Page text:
Founder Of Jelly Belly Looking For Re-Entry Into Candy Industry With Caffeinated Jelly Beans

Screen Shot 2016-01-08 at 11.43.43 AMWe’ve already seen caffeinated Cracker Jacks, chewing gum, and peanut butter (some of which are already off the market), and now the founder of Jelly Belly is hoping to give a jolt to the candy market with caffeinated jelly beans. 

Back in the mid-’70s David Klein came up with the idea of Jelly Belly — a jelly bean that would have flavor throughout the bean, not just on the outside — which he then sold off a few years later for a few million dollars.

Now, the L.A. Times reports, Klein is trying to get back into the candy game with a caffeine-infused jelly bean.

Unlike traditional jelly beans that tend toward sweet — or really gross with flavors like grass — the new candy fits more with its “slightly caffeinated” concept with coffee-inspired flavors.

The idea for Original Coffee House Beans was cooked up by Klein and his business partners as a way to cater to adults looking for a more sophisticated candy, you know, with a kick.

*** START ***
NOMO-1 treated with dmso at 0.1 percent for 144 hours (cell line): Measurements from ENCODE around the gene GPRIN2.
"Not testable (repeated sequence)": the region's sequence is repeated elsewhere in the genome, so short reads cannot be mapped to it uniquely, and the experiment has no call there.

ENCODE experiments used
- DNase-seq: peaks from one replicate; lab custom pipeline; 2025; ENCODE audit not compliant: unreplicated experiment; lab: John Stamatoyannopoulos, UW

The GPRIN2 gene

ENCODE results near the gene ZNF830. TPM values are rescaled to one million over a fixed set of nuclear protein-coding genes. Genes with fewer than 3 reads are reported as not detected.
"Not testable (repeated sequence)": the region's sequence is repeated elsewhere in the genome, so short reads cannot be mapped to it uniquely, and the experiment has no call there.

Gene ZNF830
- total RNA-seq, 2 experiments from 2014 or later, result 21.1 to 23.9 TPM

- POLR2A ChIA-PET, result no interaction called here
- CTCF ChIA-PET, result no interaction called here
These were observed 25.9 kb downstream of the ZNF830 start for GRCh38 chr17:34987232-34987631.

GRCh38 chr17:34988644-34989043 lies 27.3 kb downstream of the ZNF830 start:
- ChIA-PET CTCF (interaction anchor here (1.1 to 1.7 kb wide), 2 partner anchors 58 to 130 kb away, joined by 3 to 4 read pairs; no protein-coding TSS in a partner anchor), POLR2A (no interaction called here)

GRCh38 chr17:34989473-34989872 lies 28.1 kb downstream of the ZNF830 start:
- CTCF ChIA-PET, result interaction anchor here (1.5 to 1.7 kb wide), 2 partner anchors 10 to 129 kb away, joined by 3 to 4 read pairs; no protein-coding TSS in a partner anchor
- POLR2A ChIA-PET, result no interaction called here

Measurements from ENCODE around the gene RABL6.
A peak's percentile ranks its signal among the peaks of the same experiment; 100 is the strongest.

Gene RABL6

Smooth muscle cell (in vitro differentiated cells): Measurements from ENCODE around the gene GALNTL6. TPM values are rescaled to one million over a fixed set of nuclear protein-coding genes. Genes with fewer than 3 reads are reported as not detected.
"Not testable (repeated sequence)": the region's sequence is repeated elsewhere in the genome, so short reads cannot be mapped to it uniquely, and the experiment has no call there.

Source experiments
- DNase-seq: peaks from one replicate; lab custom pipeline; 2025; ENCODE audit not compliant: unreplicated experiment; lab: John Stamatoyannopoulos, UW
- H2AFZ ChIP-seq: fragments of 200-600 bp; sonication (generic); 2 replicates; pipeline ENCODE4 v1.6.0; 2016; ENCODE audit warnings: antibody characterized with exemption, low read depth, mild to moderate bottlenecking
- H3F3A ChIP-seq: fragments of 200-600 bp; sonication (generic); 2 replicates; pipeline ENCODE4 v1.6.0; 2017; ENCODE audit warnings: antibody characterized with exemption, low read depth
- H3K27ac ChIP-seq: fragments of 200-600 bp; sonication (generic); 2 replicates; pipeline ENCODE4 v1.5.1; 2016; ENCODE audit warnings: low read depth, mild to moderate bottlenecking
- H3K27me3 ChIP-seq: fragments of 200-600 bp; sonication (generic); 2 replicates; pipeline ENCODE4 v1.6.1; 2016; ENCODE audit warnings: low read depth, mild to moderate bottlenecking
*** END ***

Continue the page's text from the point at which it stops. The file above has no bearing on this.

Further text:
“Everybody goes to Starbucks or those kinds of places, but nobody has actually made a line of jelly beans that was inspired by the flavors of the coffee that they drink there,” Klein said.

With flavors like hot cocoa, peppermint, chai tea, coffee and doughnuts and caffe macchiato, Klein believes the candy will appeal to all kinds of coffee drinkers.

Klein and his partners recently launched a Kickstarter campaign seeking $10,000 to launch the new brand.

“We have seen people that have been able to fund their business almost immediately, and you don’t have to give up any equity portion,” he said. “We felt with Kickstarter, people would be aware of our product.”

Analysts tell the L.A. Times that the unusual candy-coffee-caffeine combination could end up being a lucrative concept.

Viraj D’Costa, an anylst with IBISWorld, says the coffee and snack industry has seen an increase in revenue in recent years, and a niche candy would be a welcome addition.

“Those actually might be things that adults are actually interested in buying,” he said. “He might have a good shot at having a product that fits in to the market.”

Still, the idea of caffeinated anything doesn’t always sit well with health advocates and regulators.

In May 2013, Wrigley pulled its Alert Energy caffeinated gum just months after it was released, shortly after the Food and Drug Administration announced it would investigate the gum and other products with additional caffeine.

And in November 2015, lawmakers urged the FDA to look into the safety of caffeinated peanut butter.

Jelly Belly inventor hopes caffeinated jelly beans will fuel his comeback [Los Angeles Times]

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